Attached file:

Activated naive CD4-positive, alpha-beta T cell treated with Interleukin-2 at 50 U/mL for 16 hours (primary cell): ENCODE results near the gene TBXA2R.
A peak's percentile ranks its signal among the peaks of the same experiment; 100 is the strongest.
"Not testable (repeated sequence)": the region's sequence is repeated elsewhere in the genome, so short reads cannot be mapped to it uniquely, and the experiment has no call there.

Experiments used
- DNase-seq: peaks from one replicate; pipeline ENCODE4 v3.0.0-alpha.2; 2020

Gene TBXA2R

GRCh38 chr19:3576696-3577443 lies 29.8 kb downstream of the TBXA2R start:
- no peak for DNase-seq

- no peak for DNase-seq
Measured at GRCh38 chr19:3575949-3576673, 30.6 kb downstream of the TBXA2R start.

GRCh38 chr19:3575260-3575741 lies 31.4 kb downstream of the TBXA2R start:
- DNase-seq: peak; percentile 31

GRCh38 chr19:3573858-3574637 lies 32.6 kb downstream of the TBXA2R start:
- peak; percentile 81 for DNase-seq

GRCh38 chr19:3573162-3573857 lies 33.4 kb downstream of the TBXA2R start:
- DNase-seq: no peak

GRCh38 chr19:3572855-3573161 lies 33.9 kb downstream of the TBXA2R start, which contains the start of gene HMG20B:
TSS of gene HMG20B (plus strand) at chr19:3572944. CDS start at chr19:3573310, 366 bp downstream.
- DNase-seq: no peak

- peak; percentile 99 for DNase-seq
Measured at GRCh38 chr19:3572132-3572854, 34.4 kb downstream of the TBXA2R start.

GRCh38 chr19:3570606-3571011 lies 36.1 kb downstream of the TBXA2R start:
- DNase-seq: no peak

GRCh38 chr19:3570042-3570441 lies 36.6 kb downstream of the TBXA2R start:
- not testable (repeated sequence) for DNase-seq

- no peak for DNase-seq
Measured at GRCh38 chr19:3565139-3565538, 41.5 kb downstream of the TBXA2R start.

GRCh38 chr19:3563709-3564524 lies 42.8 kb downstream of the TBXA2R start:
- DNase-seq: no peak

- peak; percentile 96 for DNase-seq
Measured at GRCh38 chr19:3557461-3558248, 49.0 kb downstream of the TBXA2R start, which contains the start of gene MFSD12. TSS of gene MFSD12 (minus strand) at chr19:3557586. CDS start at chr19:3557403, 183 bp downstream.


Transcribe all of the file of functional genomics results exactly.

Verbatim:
Activated naive CD4-positive, alpha-beta T cell treated with Interleukin-2 at 50 U/mL for 16 hours (primary cell): ENCODE results near the gene TBXA2R.
A peak's percentile ranks its signal among the peaks of the same experiment; 100 is the strongest.
"Not testable (repeated sequence)": the region's sequence is repeated elsewhere in the genome, so short reads cannot be mapped to it uniquely, and the experiment has no call there.

Experiments used
- DNase-seq: peaks from one replicate; pipeline ENCODE4 v3.0.0-alpha.2; 2020

Gene TBXA2R

GRCh38 chr19:3576696-3577443 lies 29.8 kb downstream of the TBXA2R start:
- no peak for DNase-seq

- no peak for DNase-seq
Measured at GRCh38 chr19:3575949-3576673, 30.6 kb downstream of the TBXA2R start.

GRCh38 chr19:3575260-3575741 lies 31.4 kb downstream of the TBXA2R start:
- DNase-seq: peak; percentile 31

GRCh38 chr19:3573858-3574637 lies 32.6 kb downstream of the TBXA2R start:
- peak; percentile 81 for DNase-seq

GRCh38 chr19:3573162-3573857 lies 33.4 kb downstream of the TBXA2R start:
- DNase-seq: no peak

GRCh38 chr19:3572855-3573161 lies 33.9 kb downstream of the TBXA2R start, which contains the start of gene HMG20B:
TSS of gene HMG20B (plus strand) at chr19:3572944. CDS start at chr19:3573310, 366 bp downstream.
- DNase-seq: no peak

- peak; percentile 99 for DNase-seq
Measured at GRCh38 chr19:3572132-3572854, 34.4 kb downstream of the TBXA2R start.

GRCh38 chr19:3570606-3571011 lies 36.1 kb downstream of the TBXA2R start:
- DNase-seq: no peak

GRCh38 chr19:3570042-3570441 lies 36.6 kb downstream of the TBXA2R start:
- not testable (repeated sequence) for DNase-seq

- no peak for DNase-seq
Measured at GRCh38 chr19:3565139-3565538, 41.5 kb downstream of the TBXA2R start.

GRCh38 chr19:3563709-3564524 lies 42.8 kb downstream of the TBXA2R start:
- DNase-seq: no peak

- peak; percentile 96 for DNase-seq
Measured at GRCh38 chr19:3557461-3558248, 49.0 kb downstream of the TBXA2R start, which contains the start of gene MFSD12. TSS of gene MFSD12 (minus strand) at chr19:3557586. CDS start at chr19:3557403, 183 bp downstream.